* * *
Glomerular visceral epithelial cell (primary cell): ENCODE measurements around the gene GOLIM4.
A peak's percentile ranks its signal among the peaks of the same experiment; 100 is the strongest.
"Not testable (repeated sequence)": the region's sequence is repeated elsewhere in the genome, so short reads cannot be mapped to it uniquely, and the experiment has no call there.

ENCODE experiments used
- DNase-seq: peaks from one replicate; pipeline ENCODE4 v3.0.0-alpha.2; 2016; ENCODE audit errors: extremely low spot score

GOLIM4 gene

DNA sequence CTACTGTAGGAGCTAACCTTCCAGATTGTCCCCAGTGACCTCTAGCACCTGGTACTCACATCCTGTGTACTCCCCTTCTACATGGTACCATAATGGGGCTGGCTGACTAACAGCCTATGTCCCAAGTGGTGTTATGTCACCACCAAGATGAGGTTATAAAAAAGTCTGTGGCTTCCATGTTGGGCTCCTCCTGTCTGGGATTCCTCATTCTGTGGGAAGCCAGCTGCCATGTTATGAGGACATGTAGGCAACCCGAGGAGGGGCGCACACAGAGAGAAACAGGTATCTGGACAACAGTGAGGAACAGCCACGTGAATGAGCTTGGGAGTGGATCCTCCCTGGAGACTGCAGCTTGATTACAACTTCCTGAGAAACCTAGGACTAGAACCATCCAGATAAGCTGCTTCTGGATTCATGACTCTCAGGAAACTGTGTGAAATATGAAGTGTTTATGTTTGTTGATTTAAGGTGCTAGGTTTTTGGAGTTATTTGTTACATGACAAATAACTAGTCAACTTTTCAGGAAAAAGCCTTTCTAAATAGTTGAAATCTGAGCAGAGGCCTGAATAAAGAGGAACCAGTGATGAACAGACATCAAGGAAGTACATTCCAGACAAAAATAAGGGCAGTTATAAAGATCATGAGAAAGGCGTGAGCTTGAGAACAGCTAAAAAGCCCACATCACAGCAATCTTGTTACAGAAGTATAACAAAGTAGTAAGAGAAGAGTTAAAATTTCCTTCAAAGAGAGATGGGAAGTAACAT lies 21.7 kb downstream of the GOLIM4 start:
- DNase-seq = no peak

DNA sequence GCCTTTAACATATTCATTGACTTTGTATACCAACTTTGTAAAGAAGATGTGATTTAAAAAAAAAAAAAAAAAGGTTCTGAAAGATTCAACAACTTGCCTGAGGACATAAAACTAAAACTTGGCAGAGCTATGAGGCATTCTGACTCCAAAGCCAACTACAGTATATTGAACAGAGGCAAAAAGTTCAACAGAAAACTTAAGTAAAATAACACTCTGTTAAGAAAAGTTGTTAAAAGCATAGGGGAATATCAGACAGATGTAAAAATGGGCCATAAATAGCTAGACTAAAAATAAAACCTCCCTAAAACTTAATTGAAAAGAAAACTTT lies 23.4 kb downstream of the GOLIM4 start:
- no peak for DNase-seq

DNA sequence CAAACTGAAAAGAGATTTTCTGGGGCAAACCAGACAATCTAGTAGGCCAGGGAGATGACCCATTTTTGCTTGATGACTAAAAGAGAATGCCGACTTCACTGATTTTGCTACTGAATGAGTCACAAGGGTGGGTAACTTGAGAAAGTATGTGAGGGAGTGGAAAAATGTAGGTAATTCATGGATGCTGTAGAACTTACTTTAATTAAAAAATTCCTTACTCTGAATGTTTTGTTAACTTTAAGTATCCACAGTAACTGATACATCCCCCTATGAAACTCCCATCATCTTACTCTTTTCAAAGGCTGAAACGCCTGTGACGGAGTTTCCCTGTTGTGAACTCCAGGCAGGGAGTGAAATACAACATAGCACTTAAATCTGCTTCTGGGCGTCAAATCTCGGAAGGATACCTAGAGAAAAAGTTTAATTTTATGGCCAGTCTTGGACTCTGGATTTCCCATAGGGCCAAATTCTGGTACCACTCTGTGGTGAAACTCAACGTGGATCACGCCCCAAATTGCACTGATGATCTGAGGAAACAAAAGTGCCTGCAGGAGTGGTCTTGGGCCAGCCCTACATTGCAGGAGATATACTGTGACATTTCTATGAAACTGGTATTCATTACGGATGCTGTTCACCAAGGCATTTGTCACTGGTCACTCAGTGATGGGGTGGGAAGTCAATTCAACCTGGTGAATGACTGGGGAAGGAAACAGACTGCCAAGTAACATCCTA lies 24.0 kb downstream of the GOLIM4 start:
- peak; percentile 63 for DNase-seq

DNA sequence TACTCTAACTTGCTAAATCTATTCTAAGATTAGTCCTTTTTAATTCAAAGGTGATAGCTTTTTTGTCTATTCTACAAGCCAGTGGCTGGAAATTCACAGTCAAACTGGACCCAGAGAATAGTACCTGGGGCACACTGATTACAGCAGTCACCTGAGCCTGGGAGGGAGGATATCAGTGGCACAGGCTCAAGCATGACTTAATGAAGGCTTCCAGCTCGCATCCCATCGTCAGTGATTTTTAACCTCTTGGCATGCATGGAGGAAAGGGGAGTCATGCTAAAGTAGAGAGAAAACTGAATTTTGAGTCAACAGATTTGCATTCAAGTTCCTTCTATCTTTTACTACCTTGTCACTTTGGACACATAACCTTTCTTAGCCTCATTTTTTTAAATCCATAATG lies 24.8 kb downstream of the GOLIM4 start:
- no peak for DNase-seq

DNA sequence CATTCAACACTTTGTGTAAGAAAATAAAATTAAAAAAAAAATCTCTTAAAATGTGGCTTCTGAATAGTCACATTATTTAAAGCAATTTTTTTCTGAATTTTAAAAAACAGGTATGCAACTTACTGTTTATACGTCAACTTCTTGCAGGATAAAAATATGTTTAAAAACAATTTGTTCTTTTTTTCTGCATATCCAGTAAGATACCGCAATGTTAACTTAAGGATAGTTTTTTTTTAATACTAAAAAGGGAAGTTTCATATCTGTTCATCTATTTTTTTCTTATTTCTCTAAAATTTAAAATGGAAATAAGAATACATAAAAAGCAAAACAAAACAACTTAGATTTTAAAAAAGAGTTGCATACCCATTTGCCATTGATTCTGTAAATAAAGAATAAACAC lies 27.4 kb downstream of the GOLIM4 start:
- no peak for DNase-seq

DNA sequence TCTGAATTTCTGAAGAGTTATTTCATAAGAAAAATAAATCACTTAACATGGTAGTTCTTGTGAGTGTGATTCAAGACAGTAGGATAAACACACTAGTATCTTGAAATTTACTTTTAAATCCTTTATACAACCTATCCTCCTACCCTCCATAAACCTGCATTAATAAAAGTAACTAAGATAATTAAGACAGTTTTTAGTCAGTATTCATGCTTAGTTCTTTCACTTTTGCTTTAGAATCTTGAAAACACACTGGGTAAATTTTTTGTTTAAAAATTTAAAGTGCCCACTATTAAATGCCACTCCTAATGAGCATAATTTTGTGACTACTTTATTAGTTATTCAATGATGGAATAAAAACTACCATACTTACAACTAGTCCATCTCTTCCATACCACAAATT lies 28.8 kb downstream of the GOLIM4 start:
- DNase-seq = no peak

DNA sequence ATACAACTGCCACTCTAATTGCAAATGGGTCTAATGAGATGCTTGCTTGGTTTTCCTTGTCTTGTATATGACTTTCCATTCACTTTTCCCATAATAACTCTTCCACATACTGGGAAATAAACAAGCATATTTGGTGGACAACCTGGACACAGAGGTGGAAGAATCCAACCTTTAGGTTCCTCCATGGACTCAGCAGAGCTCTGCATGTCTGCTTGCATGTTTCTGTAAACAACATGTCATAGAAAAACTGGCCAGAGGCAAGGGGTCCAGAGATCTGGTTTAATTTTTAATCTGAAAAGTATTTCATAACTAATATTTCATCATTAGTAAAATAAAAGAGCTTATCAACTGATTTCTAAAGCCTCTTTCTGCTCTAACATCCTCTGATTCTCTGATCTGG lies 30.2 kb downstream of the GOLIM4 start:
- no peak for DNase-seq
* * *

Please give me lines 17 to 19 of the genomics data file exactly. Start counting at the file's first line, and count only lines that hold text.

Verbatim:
DNA sequence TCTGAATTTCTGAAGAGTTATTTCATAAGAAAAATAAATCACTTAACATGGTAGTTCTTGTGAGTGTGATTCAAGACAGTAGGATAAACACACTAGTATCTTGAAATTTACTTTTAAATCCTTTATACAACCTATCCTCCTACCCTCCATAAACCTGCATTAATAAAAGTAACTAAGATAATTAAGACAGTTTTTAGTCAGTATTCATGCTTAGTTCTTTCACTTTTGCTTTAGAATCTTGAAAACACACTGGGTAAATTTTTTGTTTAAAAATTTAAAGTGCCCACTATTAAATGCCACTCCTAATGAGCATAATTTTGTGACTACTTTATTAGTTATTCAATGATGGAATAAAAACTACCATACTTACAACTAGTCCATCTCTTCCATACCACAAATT lies 28.8 kb downstream of the GOLIM4 start:
- DNase-seq = no peak

DNA sequence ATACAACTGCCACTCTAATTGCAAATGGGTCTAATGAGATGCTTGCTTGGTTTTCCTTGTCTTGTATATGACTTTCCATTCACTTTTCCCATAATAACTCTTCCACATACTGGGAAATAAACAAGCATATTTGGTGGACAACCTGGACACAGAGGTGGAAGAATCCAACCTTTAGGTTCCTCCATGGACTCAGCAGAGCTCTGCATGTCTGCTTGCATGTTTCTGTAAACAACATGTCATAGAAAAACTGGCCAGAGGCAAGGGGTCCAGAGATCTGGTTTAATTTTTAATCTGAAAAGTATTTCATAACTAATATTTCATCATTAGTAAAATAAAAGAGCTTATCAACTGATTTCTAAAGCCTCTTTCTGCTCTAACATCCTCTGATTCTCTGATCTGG lies 30.2 kb downstream of the GOLIM4 start: